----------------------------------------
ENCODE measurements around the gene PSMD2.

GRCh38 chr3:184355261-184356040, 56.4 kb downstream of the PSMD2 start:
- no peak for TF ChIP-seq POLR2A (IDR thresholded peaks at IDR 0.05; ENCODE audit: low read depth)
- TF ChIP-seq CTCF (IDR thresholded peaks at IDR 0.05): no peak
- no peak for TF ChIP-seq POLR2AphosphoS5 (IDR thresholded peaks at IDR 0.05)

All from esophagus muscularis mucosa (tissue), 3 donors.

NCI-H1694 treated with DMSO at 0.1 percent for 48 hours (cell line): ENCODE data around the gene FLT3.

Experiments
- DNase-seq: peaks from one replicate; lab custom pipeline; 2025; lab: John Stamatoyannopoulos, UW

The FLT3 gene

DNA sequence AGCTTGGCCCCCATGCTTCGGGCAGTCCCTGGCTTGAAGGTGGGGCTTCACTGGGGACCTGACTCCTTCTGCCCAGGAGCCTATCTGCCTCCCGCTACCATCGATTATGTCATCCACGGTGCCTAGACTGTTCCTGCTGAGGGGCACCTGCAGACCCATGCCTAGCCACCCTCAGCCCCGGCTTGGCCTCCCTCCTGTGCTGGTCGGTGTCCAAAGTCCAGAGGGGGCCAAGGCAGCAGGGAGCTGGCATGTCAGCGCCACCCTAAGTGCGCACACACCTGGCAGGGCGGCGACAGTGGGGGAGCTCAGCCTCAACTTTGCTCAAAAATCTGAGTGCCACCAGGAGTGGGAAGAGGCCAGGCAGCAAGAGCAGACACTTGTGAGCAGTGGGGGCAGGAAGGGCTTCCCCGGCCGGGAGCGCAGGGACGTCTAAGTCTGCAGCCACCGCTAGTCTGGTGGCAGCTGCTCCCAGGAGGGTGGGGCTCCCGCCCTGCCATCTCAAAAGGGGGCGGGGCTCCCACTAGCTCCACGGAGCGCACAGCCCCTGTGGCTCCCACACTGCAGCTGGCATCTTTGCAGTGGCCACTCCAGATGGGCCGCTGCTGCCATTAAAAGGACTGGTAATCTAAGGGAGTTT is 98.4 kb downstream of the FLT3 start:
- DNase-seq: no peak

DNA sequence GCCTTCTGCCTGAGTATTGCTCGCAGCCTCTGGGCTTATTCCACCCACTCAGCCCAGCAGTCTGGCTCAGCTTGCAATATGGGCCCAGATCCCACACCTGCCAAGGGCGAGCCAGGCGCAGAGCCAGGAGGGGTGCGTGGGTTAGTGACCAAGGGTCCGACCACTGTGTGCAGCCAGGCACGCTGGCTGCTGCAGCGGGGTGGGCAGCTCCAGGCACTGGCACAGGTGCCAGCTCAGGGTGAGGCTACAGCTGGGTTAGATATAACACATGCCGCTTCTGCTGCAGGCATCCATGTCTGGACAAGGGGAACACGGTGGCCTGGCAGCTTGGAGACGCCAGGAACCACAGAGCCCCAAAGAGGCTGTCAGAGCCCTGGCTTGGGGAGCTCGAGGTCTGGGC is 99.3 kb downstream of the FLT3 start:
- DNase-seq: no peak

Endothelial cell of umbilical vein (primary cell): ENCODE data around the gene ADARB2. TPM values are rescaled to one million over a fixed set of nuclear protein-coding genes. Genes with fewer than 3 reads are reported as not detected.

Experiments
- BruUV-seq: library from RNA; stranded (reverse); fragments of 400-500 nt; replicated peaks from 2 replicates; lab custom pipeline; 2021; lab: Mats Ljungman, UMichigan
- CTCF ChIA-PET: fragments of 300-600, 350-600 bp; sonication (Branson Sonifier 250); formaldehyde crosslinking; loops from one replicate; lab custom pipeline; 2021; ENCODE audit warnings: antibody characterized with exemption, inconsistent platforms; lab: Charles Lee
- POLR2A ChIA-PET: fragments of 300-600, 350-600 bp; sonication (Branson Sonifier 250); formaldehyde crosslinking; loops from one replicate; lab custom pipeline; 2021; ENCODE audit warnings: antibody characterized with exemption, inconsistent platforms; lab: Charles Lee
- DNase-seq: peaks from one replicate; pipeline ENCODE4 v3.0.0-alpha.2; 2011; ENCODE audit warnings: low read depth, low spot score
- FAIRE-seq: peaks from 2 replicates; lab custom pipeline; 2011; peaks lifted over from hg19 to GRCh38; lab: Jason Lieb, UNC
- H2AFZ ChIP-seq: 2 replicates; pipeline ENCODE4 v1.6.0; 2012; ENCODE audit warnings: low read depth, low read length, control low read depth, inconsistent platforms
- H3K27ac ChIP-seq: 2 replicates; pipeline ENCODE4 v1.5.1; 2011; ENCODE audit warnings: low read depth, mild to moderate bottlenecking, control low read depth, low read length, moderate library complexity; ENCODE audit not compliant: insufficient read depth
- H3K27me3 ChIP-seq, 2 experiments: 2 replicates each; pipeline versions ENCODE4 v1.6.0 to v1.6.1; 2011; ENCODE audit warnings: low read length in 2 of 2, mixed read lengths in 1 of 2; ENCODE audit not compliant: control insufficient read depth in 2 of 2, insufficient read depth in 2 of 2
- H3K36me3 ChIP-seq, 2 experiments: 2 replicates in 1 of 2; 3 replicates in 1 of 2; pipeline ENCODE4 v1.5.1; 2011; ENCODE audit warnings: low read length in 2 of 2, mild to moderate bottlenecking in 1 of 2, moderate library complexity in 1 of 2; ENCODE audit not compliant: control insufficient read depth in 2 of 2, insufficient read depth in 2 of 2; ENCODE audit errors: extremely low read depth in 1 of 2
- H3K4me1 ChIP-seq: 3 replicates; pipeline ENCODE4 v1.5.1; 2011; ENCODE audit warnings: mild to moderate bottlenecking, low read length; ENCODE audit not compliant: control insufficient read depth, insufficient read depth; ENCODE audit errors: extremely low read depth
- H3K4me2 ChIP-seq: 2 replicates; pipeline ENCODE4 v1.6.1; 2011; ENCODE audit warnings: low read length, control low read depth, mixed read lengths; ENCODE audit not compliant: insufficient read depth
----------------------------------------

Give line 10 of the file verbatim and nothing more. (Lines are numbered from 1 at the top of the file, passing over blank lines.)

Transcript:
The FLT3 gene